Hoping for More Than a Conference

The conference has been very good. For details check out Timmy Brister's blog.

Someone told me that there were around 50 "Reformed" conferences this year. I can't confirm that, but it doesn't surprise me. Tim Challies lists 18, and a Google search turned up others. Whatever the number, the increase of such conferences speaks to the growth of the Doctrines of Grace in our American churches. Back in 1983 when the first Founders Conference met in Memphis, TN there was only a small handful of Reformed conferences to attend. Today, I hate having to choose between them all, but this is a fantastic frustration. Throughout any given year now we have gospel-centered gatherings that emphasize a Reformed perspective. These conferences are varied in subject, audience and location. Besides the general subjects other emphases like pastoral ministry, mission(s), youth, college/student, worship, history, art and culture give greater opportunity for the Reformed tradition to demonstrate the transforming power of the Gospel and the truth of God. Such gatherings not only reveal the spread of Calvinism, but contribute to it.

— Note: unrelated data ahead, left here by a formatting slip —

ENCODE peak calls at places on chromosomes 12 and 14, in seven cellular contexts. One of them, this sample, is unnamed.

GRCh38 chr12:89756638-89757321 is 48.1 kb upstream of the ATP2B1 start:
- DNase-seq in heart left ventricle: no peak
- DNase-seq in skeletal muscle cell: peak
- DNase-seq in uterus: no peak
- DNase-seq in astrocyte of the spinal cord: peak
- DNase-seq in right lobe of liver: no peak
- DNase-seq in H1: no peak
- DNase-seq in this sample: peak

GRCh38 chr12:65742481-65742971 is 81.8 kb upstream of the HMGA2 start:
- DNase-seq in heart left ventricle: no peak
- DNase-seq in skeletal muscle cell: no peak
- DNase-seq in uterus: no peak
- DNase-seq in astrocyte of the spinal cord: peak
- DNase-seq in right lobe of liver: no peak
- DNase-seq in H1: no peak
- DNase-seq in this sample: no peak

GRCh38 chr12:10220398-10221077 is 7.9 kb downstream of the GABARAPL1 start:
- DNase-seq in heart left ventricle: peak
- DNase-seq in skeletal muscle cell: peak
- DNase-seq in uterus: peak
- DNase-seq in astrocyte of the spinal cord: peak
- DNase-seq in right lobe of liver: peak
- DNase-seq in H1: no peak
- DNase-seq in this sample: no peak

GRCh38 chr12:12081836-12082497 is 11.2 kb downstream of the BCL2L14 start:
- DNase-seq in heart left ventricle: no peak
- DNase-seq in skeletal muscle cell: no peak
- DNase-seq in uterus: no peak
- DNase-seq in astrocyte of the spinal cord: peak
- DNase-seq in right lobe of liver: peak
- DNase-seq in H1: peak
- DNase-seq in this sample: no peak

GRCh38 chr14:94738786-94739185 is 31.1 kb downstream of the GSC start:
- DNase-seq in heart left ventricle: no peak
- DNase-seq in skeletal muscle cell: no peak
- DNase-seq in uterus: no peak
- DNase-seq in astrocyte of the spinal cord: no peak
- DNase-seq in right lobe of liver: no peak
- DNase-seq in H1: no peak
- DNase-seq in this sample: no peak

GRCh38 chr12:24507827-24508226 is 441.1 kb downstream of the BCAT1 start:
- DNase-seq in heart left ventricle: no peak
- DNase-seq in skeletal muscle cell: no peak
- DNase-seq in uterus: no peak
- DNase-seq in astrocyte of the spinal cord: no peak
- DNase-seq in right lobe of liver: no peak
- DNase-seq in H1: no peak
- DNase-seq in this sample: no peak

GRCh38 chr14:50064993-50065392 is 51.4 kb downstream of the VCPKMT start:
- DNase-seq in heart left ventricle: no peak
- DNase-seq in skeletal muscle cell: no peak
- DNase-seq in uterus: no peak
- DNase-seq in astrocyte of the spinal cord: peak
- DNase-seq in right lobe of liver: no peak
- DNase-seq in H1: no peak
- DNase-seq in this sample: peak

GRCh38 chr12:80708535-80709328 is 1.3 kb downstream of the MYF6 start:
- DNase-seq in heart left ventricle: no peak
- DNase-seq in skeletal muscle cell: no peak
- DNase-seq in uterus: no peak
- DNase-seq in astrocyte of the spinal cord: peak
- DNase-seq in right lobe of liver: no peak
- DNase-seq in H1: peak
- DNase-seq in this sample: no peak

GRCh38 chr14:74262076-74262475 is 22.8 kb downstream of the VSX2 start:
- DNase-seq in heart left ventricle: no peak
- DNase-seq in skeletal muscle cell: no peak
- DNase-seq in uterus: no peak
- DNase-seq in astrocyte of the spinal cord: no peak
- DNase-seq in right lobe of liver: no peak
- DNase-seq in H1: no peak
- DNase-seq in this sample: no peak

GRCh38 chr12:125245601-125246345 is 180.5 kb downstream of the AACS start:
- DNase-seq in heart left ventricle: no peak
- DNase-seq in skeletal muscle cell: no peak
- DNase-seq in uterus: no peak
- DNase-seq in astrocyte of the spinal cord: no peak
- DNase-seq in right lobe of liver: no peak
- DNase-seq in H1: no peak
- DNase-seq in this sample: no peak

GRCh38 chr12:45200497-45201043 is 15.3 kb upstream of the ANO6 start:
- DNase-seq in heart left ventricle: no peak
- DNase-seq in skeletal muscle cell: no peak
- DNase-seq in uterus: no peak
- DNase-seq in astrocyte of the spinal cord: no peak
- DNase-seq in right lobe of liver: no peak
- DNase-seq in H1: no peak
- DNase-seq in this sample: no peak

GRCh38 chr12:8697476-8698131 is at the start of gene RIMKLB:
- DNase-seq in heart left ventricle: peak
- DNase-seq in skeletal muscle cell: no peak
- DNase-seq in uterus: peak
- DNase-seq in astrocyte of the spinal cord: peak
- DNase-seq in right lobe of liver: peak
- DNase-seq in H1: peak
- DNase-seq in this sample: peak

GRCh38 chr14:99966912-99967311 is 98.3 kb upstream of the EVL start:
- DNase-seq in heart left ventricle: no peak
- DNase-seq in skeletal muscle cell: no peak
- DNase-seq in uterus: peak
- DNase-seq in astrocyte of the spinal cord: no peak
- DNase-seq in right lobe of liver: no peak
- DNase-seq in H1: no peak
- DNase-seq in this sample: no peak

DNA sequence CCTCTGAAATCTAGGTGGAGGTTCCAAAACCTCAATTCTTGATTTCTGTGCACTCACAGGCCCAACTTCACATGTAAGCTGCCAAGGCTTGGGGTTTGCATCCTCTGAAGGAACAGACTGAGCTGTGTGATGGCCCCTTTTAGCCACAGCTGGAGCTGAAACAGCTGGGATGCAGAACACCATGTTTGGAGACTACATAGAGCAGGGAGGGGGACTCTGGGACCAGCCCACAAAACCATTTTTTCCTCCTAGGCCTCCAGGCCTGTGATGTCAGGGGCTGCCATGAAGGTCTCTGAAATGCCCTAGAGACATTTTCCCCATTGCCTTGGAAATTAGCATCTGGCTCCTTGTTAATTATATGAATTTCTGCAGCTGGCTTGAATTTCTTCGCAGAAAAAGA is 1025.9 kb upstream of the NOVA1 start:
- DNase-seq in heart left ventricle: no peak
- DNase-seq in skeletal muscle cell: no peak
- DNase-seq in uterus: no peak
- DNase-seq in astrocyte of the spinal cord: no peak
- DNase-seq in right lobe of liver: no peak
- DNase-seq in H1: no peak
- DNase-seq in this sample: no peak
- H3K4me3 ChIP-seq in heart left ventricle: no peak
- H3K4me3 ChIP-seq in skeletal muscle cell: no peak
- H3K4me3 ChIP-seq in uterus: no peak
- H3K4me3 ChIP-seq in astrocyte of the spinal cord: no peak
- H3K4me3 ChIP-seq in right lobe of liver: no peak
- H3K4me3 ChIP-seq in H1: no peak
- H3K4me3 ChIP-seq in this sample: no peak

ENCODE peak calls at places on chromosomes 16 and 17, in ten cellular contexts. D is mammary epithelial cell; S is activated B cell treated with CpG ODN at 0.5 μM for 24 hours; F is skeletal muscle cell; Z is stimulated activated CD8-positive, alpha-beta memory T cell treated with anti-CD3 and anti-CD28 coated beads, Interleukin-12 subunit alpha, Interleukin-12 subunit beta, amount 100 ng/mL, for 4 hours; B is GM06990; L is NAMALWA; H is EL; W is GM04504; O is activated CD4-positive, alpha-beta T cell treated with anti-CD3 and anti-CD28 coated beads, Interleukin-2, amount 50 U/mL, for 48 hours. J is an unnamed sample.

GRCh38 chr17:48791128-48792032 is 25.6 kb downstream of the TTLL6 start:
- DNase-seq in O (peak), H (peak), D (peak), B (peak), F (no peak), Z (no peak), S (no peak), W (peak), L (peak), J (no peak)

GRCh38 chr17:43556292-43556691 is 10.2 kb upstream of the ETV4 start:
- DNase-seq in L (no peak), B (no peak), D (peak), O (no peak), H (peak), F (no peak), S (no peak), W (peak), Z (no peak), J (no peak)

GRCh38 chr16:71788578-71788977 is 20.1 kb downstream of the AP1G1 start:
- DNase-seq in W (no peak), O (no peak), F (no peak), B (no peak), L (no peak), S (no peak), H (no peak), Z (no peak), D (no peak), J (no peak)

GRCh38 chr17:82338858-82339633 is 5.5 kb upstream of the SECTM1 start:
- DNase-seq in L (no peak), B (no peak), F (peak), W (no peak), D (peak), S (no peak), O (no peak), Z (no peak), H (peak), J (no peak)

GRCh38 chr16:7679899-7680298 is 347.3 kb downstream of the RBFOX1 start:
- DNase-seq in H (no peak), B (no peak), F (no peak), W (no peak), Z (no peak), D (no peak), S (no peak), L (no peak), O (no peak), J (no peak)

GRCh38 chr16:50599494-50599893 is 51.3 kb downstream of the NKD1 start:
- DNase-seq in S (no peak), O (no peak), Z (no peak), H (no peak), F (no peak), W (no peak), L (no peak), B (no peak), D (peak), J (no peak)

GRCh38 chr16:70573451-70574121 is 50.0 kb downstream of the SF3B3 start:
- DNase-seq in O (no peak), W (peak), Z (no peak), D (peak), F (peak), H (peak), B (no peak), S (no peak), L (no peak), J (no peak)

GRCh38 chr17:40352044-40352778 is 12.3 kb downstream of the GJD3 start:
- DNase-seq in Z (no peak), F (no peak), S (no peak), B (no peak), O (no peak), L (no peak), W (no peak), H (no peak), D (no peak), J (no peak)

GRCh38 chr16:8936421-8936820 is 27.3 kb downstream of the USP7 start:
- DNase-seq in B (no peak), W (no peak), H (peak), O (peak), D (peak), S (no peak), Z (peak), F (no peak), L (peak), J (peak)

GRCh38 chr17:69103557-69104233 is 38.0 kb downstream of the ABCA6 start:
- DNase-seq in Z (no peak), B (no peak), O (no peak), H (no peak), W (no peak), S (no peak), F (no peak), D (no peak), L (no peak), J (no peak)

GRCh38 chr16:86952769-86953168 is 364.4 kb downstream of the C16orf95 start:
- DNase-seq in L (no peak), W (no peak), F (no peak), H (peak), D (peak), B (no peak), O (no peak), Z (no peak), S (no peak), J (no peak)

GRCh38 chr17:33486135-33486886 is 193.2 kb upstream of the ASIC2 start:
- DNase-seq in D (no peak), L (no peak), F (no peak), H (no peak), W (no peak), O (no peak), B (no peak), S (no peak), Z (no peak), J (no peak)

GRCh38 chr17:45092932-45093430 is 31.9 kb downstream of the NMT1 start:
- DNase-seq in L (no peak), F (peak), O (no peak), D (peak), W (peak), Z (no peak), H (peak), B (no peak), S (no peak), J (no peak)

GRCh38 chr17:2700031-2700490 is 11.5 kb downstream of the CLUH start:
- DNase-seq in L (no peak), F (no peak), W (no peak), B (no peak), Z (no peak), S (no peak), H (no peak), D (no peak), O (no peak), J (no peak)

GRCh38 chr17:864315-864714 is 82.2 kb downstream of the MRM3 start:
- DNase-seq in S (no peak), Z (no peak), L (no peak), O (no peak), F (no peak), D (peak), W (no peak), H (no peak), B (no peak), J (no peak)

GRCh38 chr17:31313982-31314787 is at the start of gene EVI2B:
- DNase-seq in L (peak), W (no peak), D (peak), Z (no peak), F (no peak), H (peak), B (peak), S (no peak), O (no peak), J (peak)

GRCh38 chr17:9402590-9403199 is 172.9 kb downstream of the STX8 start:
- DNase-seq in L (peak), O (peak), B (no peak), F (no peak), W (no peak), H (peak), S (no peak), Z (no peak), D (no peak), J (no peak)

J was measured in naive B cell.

Here's what I'm thinking about. What if all this is more than mere religious activity and theological curiosity? What if all this is connected to the work of God in his church? Could all of this be the precursor to revival? I hope that it is. I love conferences like this, but am always hoping for something greater than a conference. And I have reason for such hope. The great historic revivals have happened when the gospel was plainly preached, when grace was exalted - when men were simply doing what God calls all Christians to do. Jim Elliff explains,

Many are unaware that Jonathan Edwards was preaching a series on justification by faith alone when revival came to New England, or that the many of the Scottish revivals, for instance, were precipitated by the preaching of series on regeneration, or that the highly doctrinal book of Romans has an illustrative history as a tool of great revival of the kind I am speaking. Sound doctrine was at the core of revival.

Revival is not the fruit of innovation, creativity or even extraordinary works. It is the an extraordinary work of God through the very normal means of grace. At the very least, the kind of preaching we hear at the Founders Conference is the kind of preaching God uses to bring about his reviving influence.

Tom Ascol